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Germany: Deutsche Bahn to Increase Frequency of Bullet Trains

Deutsche Bahn (DB) offers the fastest and most secure means of ground transportation in Germany. Its ‘Inter City Express’ (ICE) bullet trains race from one city to the next at speeds of up to 300 km/h (186 mph). They could be even faster, but safety needs limits.

At this stage, DB’s ICE fleet consists of 273 trains spread all over the country. Some are in Munich or Stuttgart, others en route towards the north or south. While about five of them are approaching Frankfurt at any given moment, ten might be racing towards Kassel, Hanover and Hamburg. Berlin has many ICE connections as well.

By 2025, Deutsche Bahn’s CEO Richard Lutz wants the state-owned company to own as many as 408 bullet trains. That is because he has big plans. Lutz wants to decrease the ICE’s frequency to 60 or even 30 minutes, in order to make travelling by train even more attractive. This approach will increase the number of connections substantially.

Between Germany’s two largest cities, Berlin and Hamburg, Richard Lutz intends to introduce what he calls ‘Germany Cadence’ in two and a half years from now, namely in December of 2021.

German bullet trains are quite comfortable. Photo: Imanuel Marcus

But his big plans require a lot. Apart from dozens of new ICE trains he has already ordered, many routes need to be extended or renewed. The problem is that quite few ICE tracks in Germany are already overloaded, at today’s low pace.

The new concept, which basically consists of an ICE overkill, will not just give passengers more options and more room, but it is supposed to resolve existing issues. While Japanese and Chinese bullet trains are very punctual, German ones are not.

Passengers who need to change trains often need to run from platform to platform while carrying a million suitcases, just to watch their connecting train leave right in front of them. With the new, increased frequency, hundreds or even thousands of passengers per day, who do not catch their connections due to delays, will not have to wait long.

The new approach will make bullet train rides more attractive than flying. While an airline passenger who wants to fly from Hamburg to Frankfurt is still waiting at his gate, his friend on the ICE train will already be north of Hanover. Once one guy boards the aircraft, the other one will have reached Kassel. And while person A is consuming a coffee and looking at the clouds from above, person B will be arriving at Frankfurt Central Station, giving his friend the finger.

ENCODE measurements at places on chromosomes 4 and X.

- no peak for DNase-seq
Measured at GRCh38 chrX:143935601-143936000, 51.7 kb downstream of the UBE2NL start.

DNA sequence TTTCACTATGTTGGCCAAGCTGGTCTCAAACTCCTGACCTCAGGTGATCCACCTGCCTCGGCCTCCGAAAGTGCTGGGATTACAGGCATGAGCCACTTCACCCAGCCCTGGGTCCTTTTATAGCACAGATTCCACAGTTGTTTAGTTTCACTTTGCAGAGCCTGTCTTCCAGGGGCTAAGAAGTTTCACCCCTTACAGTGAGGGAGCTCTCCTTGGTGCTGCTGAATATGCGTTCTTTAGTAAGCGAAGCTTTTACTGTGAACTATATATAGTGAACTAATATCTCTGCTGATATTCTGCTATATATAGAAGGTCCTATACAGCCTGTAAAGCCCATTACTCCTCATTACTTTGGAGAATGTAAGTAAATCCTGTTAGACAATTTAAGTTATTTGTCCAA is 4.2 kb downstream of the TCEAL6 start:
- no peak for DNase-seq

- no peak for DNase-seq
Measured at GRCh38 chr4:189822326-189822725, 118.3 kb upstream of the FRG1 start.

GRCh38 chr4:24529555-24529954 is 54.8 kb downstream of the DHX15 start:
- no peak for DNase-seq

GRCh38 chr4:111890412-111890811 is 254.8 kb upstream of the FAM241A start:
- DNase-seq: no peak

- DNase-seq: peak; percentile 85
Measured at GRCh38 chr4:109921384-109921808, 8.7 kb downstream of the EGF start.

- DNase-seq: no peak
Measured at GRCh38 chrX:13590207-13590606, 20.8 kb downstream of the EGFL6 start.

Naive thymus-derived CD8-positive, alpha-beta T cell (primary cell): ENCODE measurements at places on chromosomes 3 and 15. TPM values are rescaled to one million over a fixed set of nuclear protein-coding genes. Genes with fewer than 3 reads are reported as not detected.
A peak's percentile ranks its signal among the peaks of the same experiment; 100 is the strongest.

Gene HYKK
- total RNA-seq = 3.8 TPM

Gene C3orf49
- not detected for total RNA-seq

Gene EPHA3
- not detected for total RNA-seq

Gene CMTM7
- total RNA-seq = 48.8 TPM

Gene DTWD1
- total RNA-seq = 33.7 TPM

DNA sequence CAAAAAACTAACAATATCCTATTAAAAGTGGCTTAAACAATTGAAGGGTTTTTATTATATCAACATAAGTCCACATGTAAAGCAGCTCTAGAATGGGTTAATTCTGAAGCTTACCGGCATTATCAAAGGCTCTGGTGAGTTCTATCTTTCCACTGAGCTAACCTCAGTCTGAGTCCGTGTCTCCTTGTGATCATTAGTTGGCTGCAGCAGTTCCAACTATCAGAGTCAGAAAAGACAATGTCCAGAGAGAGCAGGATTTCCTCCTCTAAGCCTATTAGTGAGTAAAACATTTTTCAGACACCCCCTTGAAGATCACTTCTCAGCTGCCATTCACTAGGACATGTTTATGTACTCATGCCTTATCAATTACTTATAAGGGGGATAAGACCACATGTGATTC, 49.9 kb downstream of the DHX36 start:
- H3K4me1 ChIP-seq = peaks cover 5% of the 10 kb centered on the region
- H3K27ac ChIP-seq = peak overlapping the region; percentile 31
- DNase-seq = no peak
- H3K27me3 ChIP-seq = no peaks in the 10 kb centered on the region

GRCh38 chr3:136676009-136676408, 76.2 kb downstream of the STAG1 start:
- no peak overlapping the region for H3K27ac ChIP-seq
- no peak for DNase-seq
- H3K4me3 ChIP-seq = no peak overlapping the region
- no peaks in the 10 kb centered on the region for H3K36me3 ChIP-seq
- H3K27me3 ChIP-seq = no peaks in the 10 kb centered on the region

Munich – Berlin is one of the most important ICE routes. Photo: Imanuel Marcus

There is yet another aspect. Trains do not only offer the fastest and safest way to travel, but also the greenest. Germany’s Transport Minister Andreas Scheuer, a conservative from Bavaria, said traveling by train was a contribution to climate protection. There had to be progress for that reason. With Richard Lutz, Andreas Scheuer introduced the new DB plans this week.

The changes, for the better, will supposedly be implemented stage by stage, until the year 2030, which means that plenty of passengers will have reason to complain for another eleven years. Once the new approach becomes reality, taking an ICE train will be much like hopping on the metro. You get to the station, wait a few minutes, and off you go.

But both Minister Scheuer and Deutsche Bahn know the implementation of their good ideas will be a huge endeavor. Getting the main routes up to speed will require a whole lot. Hamburg – Frankfurt – Munich is one of the main routes. Berlin – Munich is another one. Dresden – Mannheim – Basel and Hamburg – Dortmund – Cologne – Stuttgart are important routes too.

On top of it all, DB also wants to decrease the travel time on many stretches, which is an additional, gigantic project in itself. In order to speed things up further, slower stretches will have to be rebuilt. That way the ICEs will be able to cover them at full throttle.

Not all ICE trains are punctual. German punctuality? Forget it. Photo: Imanuel Marcus

Oh, by the way: Improving the ICE network does cost money. Richard Lutz needs 5 billion Euro (5.67 billion Dollars or 4.45 billion Pounds) in tax money for the first big steps he intends to take.

Lutz will likely never run out of expensive ideas. By 2038, he wants to run all trains and every single light bulb at every station on green energy. Amen to that.